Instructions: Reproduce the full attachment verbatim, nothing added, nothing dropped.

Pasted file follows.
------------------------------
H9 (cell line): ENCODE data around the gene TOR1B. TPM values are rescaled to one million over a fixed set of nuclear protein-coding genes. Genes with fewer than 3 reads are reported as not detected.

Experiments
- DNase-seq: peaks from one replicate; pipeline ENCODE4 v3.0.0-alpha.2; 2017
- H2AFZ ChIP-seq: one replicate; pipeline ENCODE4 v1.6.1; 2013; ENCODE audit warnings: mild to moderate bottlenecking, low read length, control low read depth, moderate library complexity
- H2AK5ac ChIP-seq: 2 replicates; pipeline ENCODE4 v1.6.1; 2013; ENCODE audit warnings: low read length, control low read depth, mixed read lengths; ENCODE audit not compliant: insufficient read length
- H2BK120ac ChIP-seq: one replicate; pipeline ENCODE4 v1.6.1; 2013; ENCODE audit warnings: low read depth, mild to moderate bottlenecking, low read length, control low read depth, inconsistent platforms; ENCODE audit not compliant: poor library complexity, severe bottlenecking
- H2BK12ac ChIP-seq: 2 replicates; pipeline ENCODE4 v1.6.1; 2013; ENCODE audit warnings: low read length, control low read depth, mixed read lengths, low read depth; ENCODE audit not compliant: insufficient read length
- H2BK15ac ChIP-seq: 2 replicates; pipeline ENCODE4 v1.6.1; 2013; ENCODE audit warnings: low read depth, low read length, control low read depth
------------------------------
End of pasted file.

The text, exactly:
H9 (cell line): ENCODE data around the gene TOR1B. TPM values are rescaled to one million over a fixed set of nuclear protein-coding genes. Genes with fewer than 3 reads are reported as not detected.

Experiments
- DNase-seq: peaks from one replicate; pipeline ENCODE4 v3.0.0-alpha.2; 2017
- H2AFZ ChIP-seq: one replicate; pipeline ENCODE4 v1.6.1; 2013; ENCODE audit warnings: mild to moderate bottlenecking, low read length, control low read depth, moderate library complexity
- H2AK5ac ChIP-seq: 2 replicates; pipeline ENCODE4 v1.6.1; 2013; ENCODE audit warnings: low read length, control low read depth, mixed read lengths; ENCODE audit not compliant: insufficient read length
- H2BK120ac ChIP-seq: one replicate; pipeline ENCODE4 v1.6.1; 2013; ENCODE audit warnings: low read depth, mild to moderate bottlenecking, low read length, control low read depth, inconsistent platforms; ENCODE audit not compliant: poor library complexity, severe bottlenecking
- H2BK12ac ChIP-seq: 2 replicates; pipeline ENCODE4 v1.6.1; 2013; ENCODE audit warnings: low read length, control low read depth, mixed read lengths, low read depth; ENCODE audit not compliant: insufficient read length
- H2BK15ac ChIP-seq: 2 replicates; pipeline ENCODE4 v1.6.1; 2013; ENCODE audit warnings: low read depth, low read length, control low read depth